Ramon Leon gives us a simple Wiki example in Seaside - the funny thing about this is, here at our interal "Camp Seaside" this week, we used a Wiki as a small example to build yesterday. Needless to say, Ramon's example is better than what we did yesterday :)
Caveat: as Ramon points out, use Pier if you want a production Wiki - this is a tutorial scale example.
Sitting here and looking at how forms work in Seaside, it hit me just how much simpler Seaside really is. I've done planty of SSP and Servlet style form handling; it's not complicated, and sure, there are frameworks that do nice things like pull data out of forms and stuff them in specific instance variables of an object. However, you still have to create the form and the servlet. Consider the Seaside equivalent of a form:
renderContentOn: html html form: [html heading: 'Get the Field Set' level: 2. html text: 'Field'. html textInput callback: [:input | field := input]. html break. html submitButton callback: [self save]].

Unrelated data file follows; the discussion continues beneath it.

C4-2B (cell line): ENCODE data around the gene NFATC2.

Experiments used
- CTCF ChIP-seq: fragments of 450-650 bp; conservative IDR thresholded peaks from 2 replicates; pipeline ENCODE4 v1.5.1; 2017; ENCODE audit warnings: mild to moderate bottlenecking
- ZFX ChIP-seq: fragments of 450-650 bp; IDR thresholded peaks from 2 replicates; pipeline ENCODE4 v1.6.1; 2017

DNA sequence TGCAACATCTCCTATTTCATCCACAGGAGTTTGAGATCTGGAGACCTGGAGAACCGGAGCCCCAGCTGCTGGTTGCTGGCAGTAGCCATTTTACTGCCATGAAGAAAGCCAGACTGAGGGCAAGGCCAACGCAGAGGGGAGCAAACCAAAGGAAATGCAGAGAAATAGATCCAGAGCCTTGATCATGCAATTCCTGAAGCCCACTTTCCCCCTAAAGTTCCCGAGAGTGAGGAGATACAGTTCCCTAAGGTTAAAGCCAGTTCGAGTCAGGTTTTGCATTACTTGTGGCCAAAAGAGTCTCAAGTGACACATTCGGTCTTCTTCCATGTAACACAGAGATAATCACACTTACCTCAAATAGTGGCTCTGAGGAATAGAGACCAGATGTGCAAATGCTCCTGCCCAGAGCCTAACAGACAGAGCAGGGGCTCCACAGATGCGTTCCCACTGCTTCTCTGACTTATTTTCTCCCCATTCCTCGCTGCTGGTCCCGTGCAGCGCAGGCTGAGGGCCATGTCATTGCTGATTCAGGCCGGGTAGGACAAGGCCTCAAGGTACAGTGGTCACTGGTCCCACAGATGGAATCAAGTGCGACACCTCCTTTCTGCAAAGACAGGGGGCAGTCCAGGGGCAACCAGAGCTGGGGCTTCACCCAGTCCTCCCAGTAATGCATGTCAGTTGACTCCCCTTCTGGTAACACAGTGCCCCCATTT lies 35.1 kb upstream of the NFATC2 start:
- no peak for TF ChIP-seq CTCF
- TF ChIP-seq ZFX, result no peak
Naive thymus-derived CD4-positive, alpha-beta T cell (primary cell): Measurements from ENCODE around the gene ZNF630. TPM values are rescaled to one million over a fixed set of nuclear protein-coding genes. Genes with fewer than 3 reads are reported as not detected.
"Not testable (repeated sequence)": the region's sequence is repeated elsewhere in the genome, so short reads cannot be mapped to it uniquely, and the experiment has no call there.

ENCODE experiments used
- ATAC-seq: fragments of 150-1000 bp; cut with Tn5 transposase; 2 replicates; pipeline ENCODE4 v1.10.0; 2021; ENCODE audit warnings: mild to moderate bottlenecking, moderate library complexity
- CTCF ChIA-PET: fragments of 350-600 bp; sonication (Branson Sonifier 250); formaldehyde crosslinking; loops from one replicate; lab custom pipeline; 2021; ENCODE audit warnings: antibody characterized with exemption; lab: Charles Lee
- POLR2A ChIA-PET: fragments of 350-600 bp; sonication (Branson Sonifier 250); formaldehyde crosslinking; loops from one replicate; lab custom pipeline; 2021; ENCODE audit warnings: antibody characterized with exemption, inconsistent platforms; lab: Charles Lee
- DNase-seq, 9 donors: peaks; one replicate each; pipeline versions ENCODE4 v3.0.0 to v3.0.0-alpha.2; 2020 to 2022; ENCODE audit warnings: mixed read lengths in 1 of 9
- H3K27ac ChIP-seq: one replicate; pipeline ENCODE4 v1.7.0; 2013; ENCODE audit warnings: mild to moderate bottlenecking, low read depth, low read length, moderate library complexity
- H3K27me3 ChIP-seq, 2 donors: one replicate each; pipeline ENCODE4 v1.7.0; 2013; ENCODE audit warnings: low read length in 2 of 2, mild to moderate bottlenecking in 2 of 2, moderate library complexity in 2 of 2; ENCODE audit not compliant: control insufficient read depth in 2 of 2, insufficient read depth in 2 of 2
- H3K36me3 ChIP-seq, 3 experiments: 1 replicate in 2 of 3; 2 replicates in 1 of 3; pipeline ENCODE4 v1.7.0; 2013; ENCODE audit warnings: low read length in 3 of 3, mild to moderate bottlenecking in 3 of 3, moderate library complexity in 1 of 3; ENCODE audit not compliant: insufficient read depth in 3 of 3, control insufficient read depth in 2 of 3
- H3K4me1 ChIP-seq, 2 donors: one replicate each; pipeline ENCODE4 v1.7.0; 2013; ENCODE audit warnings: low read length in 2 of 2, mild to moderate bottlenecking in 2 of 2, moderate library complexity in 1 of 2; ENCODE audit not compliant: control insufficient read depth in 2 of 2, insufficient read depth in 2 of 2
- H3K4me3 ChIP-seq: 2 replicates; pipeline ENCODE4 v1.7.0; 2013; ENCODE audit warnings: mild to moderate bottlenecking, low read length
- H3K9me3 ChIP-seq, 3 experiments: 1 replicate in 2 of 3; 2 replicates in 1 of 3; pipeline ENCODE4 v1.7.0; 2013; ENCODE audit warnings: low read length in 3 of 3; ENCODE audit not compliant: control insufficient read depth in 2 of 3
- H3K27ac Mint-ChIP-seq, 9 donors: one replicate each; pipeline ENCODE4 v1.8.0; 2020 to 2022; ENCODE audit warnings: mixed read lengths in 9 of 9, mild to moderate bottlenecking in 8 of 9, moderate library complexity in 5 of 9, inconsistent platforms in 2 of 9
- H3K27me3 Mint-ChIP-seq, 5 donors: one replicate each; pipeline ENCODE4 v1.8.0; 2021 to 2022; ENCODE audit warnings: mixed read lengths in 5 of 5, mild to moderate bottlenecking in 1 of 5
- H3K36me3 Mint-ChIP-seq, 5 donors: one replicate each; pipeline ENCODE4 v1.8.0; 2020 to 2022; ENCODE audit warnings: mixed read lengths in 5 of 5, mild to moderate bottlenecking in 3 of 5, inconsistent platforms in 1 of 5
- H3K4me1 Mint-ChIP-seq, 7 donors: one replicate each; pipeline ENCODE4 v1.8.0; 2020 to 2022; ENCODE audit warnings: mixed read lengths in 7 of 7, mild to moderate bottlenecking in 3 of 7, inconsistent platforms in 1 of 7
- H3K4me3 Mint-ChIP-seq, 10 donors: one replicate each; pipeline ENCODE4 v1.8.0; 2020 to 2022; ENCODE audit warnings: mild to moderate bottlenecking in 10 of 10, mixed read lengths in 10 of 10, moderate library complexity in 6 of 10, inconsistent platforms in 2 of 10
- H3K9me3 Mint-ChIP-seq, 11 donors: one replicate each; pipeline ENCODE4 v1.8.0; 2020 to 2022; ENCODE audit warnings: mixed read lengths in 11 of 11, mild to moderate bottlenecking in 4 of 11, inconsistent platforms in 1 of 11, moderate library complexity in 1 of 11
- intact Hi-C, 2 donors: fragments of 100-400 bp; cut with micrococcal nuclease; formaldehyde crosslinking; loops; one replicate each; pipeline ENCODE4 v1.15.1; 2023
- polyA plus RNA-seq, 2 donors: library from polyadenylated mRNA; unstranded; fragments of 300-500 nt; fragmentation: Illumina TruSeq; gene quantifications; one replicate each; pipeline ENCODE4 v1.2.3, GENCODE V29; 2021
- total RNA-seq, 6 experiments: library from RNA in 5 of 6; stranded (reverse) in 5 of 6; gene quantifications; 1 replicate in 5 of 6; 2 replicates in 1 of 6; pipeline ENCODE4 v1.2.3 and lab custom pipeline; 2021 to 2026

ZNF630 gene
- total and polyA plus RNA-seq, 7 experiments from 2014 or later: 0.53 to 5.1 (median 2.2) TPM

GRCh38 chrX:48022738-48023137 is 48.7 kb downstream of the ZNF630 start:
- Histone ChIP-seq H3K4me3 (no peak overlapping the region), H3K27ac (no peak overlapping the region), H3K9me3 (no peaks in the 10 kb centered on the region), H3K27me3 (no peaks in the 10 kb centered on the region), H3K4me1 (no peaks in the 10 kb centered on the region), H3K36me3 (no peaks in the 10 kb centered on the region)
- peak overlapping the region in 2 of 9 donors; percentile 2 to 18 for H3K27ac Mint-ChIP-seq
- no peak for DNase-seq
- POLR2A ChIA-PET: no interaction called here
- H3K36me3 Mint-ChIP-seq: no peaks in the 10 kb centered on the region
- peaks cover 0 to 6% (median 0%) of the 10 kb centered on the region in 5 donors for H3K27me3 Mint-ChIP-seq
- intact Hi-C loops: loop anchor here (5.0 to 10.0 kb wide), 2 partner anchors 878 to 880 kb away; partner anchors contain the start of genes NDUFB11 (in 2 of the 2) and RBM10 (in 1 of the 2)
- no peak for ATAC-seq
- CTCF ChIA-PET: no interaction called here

Yes, that's missing style information, and it's a trivial form - but just look at what's there - you can tell exactly what's happening in the form by looking at the code. That's a far cry from the way things work over in the servlet world.
Patrick Logan asks a good question:
Pier may be the best extension of Ward Cunningham's "wiki" concept. And it is built on Magritte, which may be the best self-describing meta application system on... well, on earth.
And Cincom Smalltalk may be the best OO dynamic language system, probably the best such commercial system, and has all the openness that Smalltalk systems have had going back to the early 1980s. In fact CST's lineage goes all the way back. (Why would you use Ruby when you could use Smalltalk???)